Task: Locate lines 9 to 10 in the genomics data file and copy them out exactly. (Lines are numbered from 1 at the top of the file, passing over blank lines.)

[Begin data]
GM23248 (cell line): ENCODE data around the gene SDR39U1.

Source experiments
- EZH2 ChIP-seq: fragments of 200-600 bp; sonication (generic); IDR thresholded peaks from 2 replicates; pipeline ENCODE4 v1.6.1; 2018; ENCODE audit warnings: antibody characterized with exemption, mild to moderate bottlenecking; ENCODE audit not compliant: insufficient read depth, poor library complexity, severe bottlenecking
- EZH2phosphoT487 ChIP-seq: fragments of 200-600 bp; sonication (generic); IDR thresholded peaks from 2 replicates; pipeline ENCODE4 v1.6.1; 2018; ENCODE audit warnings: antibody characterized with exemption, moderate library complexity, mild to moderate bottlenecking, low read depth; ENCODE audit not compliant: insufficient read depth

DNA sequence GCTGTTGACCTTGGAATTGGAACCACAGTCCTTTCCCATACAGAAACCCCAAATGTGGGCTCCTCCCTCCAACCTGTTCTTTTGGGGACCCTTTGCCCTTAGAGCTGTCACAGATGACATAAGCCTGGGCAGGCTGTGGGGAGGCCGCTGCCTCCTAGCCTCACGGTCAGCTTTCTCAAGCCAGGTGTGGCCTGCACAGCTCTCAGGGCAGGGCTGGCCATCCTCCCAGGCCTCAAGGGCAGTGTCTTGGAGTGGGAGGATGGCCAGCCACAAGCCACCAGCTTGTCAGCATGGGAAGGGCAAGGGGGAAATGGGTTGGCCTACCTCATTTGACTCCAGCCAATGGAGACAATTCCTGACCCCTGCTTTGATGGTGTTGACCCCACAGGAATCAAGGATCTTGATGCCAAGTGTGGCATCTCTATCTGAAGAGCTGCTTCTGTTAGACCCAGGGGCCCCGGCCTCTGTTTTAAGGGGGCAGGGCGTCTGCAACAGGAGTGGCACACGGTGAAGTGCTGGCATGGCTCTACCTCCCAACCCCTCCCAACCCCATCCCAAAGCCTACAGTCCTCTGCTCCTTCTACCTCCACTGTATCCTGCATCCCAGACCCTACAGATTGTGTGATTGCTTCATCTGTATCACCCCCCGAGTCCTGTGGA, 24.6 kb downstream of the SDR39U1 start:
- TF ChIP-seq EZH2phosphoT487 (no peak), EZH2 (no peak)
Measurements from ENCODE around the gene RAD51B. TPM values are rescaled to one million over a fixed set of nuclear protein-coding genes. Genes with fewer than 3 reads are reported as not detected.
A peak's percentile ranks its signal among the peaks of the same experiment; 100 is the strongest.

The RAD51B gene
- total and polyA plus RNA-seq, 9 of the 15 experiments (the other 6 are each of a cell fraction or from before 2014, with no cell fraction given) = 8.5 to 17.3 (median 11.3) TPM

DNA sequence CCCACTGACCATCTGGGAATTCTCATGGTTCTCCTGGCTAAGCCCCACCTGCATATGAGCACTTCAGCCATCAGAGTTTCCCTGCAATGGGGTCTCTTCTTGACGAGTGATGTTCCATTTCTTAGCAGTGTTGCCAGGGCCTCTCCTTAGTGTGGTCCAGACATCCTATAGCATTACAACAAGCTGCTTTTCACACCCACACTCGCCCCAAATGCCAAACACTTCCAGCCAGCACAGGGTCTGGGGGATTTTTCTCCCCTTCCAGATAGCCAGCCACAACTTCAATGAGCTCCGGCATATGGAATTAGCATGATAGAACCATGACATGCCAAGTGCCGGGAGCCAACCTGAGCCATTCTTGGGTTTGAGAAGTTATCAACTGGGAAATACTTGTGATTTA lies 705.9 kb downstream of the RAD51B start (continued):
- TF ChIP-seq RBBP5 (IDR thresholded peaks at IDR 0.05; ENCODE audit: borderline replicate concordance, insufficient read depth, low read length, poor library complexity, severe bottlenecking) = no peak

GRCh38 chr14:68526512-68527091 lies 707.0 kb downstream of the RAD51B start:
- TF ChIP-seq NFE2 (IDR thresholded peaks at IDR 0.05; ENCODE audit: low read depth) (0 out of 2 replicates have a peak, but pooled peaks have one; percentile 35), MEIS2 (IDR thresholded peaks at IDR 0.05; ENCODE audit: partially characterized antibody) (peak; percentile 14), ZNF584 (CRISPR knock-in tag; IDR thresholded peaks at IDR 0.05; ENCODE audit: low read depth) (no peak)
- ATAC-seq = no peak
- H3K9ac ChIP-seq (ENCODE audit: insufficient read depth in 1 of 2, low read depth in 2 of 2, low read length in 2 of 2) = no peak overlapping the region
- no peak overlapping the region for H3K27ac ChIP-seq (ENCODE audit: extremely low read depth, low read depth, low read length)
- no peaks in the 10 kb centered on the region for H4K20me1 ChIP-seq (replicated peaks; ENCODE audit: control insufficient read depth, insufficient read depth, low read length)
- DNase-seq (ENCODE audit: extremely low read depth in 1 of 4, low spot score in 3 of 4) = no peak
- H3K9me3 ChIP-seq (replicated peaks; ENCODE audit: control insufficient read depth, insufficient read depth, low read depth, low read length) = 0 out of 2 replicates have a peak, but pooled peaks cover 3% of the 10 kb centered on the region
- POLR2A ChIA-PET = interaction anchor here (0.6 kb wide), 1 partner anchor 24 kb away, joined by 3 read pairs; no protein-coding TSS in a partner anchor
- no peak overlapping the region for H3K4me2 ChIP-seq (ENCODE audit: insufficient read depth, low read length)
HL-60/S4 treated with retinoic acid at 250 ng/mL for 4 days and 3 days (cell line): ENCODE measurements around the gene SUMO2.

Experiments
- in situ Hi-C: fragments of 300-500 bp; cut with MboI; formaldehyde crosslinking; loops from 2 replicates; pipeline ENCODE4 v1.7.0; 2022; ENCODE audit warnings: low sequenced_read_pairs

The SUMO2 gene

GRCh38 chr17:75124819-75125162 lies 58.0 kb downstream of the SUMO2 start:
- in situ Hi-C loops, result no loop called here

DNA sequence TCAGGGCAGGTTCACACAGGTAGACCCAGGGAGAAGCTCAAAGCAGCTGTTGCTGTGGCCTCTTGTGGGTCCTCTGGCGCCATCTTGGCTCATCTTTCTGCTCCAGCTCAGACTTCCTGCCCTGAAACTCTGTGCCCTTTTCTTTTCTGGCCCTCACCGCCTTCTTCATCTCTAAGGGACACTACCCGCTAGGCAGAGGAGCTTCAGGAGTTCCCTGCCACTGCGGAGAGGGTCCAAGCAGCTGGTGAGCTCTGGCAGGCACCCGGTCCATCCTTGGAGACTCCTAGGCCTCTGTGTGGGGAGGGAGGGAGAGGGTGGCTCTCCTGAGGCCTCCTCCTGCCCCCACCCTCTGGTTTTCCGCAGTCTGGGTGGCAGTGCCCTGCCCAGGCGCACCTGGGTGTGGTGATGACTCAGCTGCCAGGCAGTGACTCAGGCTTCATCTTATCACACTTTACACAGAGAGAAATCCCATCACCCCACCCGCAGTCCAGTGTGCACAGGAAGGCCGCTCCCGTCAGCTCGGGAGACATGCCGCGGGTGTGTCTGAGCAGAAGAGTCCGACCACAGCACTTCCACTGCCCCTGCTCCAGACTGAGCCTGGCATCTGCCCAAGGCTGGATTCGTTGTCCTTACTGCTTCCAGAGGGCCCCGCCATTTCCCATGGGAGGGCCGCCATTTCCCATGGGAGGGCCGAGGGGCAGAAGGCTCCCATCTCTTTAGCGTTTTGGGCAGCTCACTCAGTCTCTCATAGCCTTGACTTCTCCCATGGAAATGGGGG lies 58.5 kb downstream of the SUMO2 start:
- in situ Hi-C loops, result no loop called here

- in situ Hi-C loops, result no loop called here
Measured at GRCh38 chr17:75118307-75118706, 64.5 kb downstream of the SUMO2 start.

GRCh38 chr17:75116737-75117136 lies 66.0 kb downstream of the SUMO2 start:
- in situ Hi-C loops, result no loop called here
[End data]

The RAD51B gene
- total and polyA plus RNA-seq, 9 of the 15 experiments (the other 6 are each of a cell fraction or from before 2014, with no cell fraction given) = 8.5 to 17.3 (median 11.3) TPM